House Intelligence Committee Chairman Rep. Adam Schiff, D-Calif., said the select committee investigating the Jan. 6 Capitol uprising will hold former Trump adviser Steve Bannon in criminal contempt as “a way of getting people’s attention.”
Bannon failed to appear before the select committee after he was subpoenaed, leading Schiff and the other Democrats in charge to pursue criminal prosecution against him.
“If the Justice Department prosecutes Steve Bannon, other witnesses will see they will face real consequences, including jail time and potentially stiff fines,” Schiff told CNN.
“That is a way of getting people’s attention,” he continued. “So, you know, Bannon’s an important witness in his own right, but it’s also important to send a message that the rule of law is back and people are going to need to pay attention.”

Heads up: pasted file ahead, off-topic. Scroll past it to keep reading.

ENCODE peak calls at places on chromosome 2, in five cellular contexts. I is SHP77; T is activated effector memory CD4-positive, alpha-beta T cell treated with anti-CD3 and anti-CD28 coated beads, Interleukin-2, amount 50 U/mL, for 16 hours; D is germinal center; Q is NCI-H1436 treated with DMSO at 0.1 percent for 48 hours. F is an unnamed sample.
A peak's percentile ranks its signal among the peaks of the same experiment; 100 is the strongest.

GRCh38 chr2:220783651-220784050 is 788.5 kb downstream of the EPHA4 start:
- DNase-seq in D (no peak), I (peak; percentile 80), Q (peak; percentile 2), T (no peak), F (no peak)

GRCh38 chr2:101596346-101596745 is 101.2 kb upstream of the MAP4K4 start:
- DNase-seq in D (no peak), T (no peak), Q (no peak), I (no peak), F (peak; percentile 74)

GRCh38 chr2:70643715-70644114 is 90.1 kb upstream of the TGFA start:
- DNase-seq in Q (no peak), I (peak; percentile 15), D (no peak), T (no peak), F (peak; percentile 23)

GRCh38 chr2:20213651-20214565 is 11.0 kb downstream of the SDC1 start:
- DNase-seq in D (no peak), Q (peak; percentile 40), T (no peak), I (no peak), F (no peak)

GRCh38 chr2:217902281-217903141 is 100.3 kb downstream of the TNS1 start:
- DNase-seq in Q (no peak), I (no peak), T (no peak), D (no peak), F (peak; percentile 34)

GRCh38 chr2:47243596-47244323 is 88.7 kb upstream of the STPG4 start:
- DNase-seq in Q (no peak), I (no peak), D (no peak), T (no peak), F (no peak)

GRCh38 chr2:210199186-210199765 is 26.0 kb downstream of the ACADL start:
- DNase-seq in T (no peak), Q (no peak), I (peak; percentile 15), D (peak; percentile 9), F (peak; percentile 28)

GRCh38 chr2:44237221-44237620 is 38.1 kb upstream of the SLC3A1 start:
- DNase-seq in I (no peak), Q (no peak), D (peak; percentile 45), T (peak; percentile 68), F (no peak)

Schiff, while making the rounds on the Sunday talk-show circuit, also underscored the threat during an MSNBC appearance.
““He apparently feels he’s above the law, but he’s about to find out otherwise,” Schiff said.
The select committee must now take up a criminal contempt report and then bring it before the House for a vote.
If it passes, it will be sent to the Justice Department, where federal prosecutors will determine how to make Bannon comply with the subpoena.
When asked why the select committee wants to hear from Bannon, since he was not officially involved with former president Donald Trump or his administration at the time of the Jan. 6 Capitol riot, Schiff claimed Bannon was still connected to Trump.
“I think the biggest area where we still have so much to learn is around the president’s conduct,” he claimed.
“In the days leading up to Jan. 6, on that day itself, Steve Bannon was one of the president’s closest advisers,” Schiff said. “He was predicting that all hell was going to break loose on Jan. 6. So he clearly has relevant information to share with the committee, and we’re going to make sure that he does.”
The select committee has also subpoenaed former White House chief of staff Mark Meadows, former deputy chief of staff communications Dan Scavino, and Kashyap Patel, the former chief of staff to then-acting Defense Secretary Christopher Miller.